• Help us Clean up Smith Creek and its’ Tributaries

    Help us Clean up Smith Creek and its Tributaries

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Welcome to the Smith Creek Watershed Partnership!

Imagine hoisting an 18-inch eastern brook trout from the crystal clear waters of Smith Creek or watching children splash in sparkling streams. To ensure these recreational activities are possible in the future, private citizens, non-profit organizations, communities and government agencies are joining forces to clean up Smith Creek and its tributaries.

Smith Creek

Smith Creek

Many agencies and organizations are now collaborating on projects such as the Clean Streams Initiative and the Eastern Brook Trout Joint Venture. Recently, the USDA Natural Resources Conservation Service also designated Smith Creek as a “Chesapeake Bay Showcase Watershed” to be used as a model for other watersheds in the state.

Flowing through Virginia’s scenic Shenandoah Valley, the watershed contains 105 square miles (approximately 67,335 acres) of land in Shenandoah and Rockingham counties. It is located at the headwaters of the North Fork of the Shenandoah River. Framed by the western slope of the Massanutten Mountain range, the rolling countryside is predominantly used for agriculture and forestry with less than four percent in residential and commercial uses.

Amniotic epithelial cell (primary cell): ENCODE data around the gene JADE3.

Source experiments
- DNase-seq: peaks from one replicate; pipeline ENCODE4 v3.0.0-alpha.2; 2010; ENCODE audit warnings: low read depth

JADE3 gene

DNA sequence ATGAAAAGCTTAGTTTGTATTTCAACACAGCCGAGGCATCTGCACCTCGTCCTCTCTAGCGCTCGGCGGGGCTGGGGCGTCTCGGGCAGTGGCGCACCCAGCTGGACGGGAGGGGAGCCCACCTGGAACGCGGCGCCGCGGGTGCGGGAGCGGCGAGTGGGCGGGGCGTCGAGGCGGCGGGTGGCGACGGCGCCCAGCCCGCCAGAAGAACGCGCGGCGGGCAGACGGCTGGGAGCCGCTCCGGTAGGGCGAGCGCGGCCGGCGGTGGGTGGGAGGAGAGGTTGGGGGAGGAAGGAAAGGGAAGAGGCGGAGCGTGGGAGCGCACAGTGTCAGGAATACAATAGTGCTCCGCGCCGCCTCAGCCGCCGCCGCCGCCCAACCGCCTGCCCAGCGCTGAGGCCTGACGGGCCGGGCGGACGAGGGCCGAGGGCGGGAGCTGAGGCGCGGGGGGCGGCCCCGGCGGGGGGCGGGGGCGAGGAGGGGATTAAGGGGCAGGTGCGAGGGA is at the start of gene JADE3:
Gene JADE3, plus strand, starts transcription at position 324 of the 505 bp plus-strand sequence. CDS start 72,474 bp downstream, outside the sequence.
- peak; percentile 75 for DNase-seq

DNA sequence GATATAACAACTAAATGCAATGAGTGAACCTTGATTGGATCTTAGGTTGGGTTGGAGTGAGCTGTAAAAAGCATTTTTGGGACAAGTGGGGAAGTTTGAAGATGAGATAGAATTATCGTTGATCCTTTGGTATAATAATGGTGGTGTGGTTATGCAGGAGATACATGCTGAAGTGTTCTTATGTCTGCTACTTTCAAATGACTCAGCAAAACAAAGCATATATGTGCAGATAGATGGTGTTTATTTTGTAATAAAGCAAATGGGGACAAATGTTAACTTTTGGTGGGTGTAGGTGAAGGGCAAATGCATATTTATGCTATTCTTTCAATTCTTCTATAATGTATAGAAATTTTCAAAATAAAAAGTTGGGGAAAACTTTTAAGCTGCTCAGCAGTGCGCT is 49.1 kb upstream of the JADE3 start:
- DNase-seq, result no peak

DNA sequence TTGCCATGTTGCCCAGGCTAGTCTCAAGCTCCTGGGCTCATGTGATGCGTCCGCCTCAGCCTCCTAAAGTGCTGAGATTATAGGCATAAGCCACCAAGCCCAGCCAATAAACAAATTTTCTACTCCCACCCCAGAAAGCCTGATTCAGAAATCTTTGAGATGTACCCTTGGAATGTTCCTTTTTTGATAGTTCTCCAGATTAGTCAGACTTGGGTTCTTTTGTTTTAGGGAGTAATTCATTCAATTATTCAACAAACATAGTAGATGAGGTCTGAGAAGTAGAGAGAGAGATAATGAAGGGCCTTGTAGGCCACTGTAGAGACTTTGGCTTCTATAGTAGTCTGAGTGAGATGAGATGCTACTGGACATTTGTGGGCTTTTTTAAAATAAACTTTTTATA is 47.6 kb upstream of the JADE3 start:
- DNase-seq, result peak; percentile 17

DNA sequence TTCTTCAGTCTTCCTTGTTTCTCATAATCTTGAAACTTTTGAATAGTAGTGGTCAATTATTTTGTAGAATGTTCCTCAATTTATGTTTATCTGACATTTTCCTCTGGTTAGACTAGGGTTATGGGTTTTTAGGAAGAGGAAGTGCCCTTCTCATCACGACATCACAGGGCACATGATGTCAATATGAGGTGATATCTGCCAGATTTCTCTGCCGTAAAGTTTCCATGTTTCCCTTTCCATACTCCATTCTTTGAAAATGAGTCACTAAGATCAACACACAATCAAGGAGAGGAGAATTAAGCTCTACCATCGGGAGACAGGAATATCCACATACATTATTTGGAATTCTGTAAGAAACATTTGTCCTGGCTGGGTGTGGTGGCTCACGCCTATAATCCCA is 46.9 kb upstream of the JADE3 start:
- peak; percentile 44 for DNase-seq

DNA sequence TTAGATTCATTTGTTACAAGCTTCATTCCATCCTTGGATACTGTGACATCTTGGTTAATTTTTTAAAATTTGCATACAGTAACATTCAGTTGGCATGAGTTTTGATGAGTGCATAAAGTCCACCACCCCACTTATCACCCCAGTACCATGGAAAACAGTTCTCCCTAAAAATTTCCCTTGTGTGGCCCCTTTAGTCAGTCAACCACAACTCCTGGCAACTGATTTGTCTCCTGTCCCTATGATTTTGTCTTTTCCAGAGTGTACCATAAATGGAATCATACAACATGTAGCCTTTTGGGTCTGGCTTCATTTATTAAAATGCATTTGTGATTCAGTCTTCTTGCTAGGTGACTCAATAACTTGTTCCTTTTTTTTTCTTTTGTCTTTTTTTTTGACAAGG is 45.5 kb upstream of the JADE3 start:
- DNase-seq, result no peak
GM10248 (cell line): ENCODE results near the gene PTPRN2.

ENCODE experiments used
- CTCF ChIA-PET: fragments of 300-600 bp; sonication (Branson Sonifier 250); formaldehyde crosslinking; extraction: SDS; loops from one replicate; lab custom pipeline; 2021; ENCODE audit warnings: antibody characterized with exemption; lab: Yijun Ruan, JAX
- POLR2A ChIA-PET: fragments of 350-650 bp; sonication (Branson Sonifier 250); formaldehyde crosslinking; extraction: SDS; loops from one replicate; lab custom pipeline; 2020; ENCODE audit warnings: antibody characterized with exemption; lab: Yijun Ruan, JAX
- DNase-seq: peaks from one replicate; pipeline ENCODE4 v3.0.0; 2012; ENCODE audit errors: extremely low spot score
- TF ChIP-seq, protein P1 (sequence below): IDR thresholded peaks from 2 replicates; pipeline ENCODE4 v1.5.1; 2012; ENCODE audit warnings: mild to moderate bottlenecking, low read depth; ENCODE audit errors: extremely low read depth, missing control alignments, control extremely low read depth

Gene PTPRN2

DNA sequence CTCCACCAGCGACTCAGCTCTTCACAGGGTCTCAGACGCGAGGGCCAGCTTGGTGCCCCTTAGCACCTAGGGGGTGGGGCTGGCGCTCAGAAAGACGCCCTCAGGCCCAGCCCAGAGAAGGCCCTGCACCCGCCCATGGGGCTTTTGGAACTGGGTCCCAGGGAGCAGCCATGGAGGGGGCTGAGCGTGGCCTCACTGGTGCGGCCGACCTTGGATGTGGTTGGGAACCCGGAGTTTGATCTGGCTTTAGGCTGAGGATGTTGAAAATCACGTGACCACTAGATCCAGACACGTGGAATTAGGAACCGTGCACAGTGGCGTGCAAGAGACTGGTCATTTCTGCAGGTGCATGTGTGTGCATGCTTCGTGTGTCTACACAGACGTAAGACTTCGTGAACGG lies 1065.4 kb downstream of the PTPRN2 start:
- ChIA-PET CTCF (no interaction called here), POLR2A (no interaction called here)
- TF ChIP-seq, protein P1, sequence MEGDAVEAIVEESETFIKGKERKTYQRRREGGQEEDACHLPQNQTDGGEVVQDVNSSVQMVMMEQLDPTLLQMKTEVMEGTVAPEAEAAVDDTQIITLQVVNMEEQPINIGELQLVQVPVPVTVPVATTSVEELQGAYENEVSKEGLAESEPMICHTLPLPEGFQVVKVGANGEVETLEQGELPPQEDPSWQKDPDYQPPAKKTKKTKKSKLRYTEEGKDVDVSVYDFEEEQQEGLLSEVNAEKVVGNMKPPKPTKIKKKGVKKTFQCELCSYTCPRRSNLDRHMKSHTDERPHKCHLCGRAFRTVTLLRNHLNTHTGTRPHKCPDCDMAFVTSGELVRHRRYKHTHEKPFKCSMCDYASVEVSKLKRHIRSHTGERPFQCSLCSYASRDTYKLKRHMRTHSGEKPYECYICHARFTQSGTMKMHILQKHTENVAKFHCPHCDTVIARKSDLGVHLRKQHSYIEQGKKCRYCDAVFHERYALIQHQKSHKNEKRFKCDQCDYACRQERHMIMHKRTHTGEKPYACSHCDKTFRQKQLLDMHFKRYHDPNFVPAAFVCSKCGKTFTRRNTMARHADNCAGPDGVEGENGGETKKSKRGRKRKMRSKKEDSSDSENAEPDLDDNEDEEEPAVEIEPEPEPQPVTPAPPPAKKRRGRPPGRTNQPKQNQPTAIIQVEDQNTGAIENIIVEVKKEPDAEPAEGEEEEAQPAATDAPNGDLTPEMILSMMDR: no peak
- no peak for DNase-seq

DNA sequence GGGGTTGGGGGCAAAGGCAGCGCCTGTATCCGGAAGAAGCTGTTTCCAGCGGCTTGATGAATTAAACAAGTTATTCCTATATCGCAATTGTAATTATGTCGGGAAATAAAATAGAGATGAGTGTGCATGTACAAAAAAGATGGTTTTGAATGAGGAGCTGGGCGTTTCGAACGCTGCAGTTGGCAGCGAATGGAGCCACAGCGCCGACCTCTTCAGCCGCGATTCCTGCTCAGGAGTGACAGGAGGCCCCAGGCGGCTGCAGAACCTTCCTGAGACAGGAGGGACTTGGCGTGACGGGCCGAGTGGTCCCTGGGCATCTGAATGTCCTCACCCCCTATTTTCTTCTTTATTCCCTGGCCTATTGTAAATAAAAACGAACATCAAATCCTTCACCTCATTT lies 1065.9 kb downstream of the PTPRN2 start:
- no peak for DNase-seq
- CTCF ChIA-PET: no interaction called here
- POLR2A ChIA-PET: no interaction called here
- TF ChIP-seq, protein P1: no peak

The Smith Creek headwaters lie in Rockingham County with a small portion in the city of Harrisonburg. Major tributaries include:

  • Lacey Spring Branch (short branch of Lacey Spring)
  • Mountain Run (western slope of the Massanutten Mountains)
  • Fridley Run (tributary of Mountain Run)

In 1996, Smith Creek was added to Virginia’s Impaired Waters List due to excess sediment and bacteria.

A Total Maximum Daily Load (TMDL) Plan identifying goals for reducing bacteria and sediment was released in January 2009. A grass-roots committee is guiding actions and energizing residents to clean up the stream and remove it from the state’s impaired waters list.

You can help protect our resources

You can help protect our resources

Partners are working to educate and engage the agricultural and urban communities in improving land management to benefit water quality. Each landowner has an opportunity to help.

  • For the homeowner, perhaps it’s placing a barrel under a gutter to catch rainfall or checking to see that the septic tank is working properly.
  • For town officials, it might be advocating for stronger storm water controls in developing areas.
  • Farmers can help by planting trees and plants along streams to filter out pollutants or fencing livestock out of waterways.


Check out this Success Story about the Mountain Run Watershed!

Mountain Run – Nonpoint Source Success Story

Two segments of the Mountain Run Watershed have been removed from the state’s impaired waters list.